Meet The Researcher: Jose Gutierrez Researches Metformin, Normally And Effectively Used To Treat Type II Diabetes, As A Possible Therapeutic For Advanced Prostate Cancer
Tell me about yourself, what year are you, what program/discipline? Who is your mentor?
I am Jose Gutierrez. I grew up in a small town in South Texas. I started having a major interest in science in high school. I entered a science fair with a project doing basic quality tests on some local water sources, inspired by a recent news article saying deposits from a uranium mine had contaminated the water system in the next town over. After high school I got my bachelor’s degree in Biomedical Sciences from Texas A&M University- Kingsville. I then began basic science research at Kingsville in a microbiology lab studying Methicillin-resistant Staphylococcus aureus (MRSA) with Dr. Jean Escudero. I came to UT Health San Antonio in 2015. I currently am a sixth year Ph.D. candidate in the Cell Biology, Genetics, and Molecular Medicine discipline of the Integrated Biomedical Sciences Ph.D. program. My mentor is Dr. Dean Bacich of the Urology department.
What is your research about?
My lab studies the initiation and progression of prostate cancer and its relation to one-carbon metabolism, which is an important process almost all cells use to grow. My dissertation project is focused on exploring the drug Metformin, normally and effectively used to treat Type II diabetes, as a possible therapeutic for advanced prostate cancer.
Why is your research important?
The importance of my research comes from the fact that prostate cancer is the most common newly diagnosed cancer in men in the United States. Meaning, if a man gets cancer in his life, it will most likely happen in the prostate. In addition to that, prostate cancer continues to be the second leading cause of cancer death in men in the United States, behind lung cancer. For some, prostate cancer can be slow growing and managed by what is called “active surveillance,” which basically means regular checkups to make sure the tumor does not become aggressive. For others, tumors in the prostate can be more aggressive and spread to other parts of the body. This is when it is designated as advanced prostate cancer. The current therapies for advanced prostate cancer include chemotherapy or removal of the prostate, called radical prostatectomy. This surgery can lead to urinary incontinence, erectile dysfunction, or sterility. These side effects may lead to more than just physical distress as prostate cancer can be seen in men as young as 50, and can take a toll on a man’s psychological and emotional wellbeing. Even if the prostate is removed, the cancer may return. It is then that therapies move to radiation or hormone treatments, which have been shown to not always be curative. So, there is still a need for new therapies that can be more effective and less detrimental to a prostate cancer patient’s quality of life.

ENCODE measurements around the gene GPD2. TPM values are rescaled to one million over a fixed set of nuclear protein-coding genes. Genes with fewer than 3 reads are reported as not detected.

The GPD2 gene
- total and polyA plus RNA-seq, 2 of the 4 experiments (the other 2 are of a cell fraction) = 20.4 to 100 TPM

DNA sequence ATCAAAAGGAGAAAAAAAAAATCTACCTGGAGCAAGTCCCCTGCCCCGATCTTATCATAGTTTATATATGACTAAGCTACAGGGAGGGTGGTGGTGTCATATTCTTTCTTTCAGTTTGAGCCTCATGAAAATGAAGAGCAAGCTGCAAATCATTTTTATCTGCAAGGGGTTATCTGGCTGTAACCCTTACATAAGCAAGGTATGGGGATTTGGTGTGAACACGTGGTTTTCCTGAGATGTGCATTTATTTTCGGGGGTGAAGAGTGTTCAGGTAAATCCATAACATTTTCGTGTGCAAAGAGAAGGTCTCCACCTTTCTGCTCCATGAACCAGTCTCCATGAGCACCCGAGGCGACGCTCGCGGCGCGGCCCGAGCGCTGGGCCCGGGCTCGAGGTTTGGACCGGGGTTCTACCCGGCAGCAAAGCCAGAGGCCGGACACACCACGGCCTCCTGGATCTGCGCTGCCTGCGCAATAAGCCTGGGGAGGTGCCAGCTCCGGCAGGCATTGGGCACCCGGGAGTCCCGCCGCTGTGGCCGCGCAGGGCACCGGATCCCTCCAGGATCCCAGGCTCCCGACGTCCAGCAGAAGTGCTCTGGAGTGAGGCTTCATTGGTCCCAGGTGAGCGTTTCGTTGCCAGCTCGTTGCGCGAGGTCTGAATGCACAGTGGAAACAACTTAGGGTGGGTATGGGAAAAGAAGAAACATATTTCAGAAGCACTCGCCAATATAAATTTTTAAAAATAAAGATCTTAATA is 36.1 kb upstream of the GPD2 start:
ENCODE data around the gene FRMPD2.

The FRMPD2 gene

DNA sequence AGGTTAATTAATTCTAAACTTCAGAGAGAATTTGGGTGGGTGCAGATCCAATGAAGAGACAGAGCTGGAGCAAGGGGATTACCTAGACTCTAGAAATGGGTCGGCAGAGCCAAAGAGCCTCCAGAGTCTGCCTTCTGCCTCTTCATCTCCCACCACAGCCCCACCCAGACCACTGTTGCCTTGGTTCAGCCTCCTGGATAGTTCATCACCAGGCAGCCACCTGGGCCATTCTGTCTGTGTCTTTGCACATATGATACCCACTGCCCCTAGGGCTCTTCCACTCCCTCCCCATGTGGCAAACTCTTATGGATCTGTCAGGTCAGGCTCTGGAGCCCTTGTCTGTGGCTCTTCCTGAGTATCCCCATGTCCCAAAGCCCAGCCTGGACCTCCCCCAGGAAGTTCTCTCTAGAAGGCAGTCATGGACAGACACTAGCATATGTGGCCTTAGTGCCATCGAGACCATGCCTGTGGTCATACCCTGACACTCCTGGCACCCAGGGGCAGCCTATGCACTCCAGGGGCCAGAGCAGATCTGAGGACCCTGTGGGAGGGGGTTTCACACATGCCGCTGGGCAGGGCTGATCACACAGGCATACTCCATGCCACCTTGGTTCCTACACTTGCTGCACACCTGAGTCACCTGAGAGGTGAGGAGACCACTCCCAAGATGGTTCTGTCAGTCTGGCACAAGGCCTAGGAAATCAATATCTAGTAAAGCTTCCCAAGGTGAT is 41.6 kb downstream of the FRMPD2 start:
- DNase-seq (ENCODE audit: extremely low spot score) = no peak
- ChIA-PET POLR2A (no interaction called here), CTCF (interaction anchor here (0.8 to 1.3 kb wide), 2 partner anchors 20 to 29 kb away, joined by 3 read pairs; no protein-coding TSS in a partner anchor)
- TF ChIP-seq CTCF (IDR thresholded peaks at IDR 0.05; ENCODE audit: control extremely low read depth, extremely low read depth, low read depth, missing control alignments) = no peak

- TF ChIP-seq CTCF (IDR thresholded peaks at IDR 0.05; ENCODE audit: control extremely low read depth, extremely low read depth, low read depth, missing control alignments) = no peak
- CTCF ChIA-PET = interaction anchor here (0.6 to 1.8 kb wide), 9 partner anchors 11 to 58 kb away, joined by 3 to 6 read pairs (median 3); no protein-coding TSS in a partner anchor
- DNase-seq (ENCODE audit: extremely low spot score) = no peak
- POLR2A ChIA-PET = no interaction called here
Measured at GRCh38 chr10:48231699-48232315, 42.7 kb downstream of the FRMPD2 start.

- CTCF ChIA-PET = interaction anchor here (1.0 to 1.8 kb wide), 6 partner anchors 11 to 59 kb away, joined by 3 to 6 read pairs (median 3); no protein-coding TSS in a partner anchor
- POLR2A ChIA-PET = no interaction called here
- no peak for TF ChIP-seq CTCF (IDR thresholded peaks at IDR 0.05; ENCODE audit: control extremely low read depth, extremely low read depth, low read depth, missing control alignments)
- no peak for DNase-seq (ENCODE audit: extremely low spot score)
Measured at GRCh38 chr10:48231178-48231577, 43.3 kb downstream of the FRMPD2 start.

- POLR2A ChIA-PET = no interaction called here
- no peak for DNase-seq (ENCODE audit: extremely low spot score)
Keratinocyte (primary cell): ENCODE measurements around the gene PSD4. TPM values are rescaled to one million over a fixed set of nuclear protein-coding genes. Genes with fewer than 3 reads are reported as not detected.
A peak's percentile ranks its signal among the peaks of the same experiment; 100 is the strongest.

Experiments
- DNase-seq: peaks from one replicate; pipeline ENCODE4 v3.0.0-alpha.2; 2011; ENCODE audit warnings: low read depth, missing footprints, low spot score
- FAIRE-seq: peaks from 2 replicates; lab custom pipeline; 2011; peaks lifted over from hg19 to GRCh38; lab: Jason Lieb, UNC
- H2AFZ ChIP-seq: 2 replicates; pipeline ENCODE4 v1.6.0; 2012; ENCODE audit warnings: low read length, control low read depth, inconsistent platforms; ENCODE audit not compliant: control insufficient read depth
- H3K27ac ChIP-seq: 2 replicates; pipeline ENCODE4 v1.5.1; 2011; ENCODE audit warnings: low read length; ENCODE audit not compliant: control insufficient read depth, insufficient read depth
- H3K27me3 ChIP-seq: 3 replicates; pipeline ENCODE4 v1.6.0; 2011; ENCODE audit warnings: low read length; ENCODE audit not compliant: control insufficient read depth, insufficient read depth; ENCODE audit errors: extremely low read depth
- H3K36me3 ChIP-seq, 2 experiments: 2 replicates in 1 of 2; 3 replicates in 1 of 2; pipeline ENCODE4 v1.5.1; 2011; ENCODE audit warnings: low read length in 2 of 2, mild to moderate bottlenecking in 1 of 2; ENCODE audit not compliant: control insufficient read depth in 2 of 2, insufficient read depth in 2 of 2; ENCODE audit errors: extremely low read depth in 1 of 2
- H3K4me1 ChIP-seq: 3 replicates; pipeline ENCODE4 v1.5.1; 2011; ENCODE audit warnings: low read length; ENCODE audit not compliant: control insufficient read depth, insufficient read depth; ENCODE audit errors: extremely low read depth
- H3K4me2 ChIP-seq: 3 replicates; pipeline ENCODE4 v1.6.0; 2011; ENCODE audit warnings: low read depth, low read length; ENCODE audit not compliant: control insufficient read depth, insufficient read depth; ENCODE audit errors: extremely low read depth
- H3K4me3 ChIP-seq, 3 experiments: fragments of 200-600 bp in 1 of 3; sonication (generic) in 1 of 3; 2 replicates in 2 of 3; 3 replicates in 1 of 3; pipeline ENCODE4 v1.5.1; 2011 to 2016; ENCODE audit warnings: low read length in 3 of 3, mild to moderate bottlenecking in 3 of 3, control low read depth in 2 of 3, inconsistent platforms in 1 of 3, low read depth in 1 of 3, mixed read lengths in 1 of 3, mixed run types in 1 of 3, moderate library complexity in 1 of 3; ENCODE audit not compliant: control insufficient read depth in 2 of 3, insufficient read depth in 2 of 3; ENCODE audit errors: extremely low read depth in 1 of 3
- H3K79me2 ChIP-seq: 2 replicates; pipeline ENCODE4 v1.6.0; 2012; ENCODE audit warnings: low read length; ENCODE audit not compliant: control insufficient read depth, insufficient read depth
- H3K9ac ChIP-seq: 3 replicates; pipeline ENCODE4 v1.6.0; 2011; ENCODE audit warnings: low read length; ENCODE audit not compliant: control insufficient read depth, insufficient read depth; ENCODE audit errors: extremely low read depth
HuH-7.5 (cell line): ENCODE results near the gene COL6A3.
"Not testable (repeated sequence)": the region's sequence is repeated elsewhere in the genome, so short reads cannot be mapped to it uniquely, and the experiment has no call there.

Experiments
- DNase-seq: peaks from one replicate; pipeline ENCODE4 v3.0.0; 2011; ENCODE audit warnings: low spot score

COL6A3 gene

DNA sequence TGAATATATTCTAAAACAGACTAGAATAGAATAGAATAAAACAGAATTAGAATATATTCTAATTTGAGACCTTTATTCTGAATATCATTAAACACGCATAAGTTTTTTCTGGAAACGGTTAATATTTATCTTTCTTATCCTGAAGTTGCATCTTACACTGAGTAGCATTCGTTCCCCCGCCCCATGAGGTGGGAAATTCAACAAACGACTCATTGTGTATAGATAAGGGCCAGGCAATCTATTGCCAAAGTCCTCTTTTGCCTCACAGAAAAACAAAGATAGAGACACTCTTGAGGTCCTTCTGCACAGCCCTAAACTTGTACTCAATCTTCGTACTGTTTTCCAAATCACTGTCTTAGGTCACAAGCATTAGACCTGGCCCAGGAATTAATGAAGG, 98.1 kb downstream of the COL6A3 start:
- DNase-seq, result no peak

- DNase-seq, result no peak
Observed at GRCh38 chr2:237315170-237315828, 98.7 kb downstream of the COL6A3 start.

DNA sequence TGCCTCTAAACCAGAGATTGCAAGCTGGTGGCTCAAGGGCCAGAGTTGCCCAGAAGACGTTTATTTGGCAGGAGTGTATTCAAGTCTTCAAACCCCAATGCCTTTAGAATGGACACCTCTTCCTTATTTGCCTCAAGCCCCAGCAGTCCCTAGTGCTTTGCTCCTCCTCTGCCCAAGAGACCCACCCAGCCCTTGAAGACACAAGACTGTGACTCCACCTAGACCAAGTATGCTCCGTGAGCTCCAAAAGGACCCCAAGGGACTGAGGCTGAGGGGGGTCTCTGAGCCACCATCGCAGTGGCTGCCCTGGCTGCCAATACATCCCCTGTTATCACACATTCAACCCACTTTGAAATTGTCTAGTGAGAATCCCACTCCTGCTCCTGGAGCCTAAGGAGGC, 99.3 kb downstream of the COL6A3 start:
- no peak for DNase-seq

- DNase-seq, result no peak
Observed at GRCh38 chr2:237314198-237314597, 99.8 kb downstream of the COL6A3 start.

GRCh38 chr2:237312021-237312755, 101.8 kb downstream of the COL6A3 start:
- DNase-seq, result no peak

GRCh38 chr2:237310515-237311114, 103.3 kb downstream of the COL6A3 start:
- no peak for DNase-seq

What would you like the general public to know about it?
What I would like to say to the public is that, if you are a man living with prostate cancer, talk with your physician about possibly decreasing the amount of folic acid in your diet. Folic acid is a type of folate, which is the key component that drives one-carbon metabolism. While we normally must get natural forms of folate from vegetables, folic acid specifically is a man-made form of folate which is supplemented into our whole grain and enriched food products. This is important and done for other health reasons, particularly for pregnant women, but it results in some people in the United States having abnormally high levels of folate in their system. Lab studies have shown that cancer cell lines grown in high levels of folate gain a growth advantage compared to conditions with lower folate levels. This evidence, among others, suggests lowering your folic acid intake may be beneficial.
What are your future plans?
I recently became a scholar of the Scientist Mentoring & Diversity Biotech Program, which pairs ethnically diverse students with mentors that work in biotech. Scholars learn about career opportunities and receive career development coaching. I plan to leverage this training, along with my degree program training, to acquire a job in industry. I want to enter biotechnology to aid in the pursuit of advanced therapies that will significantly contribute to the welfare of those who suffer from serious illness.
What do you like to do outside of school?
Under normal circumstances, I like to go to all the favorite shopping and eating spots around the city with family and friends. I like hiking and exploring local trails. I am a music lover, and play acoustic and electric guitar as a hobby.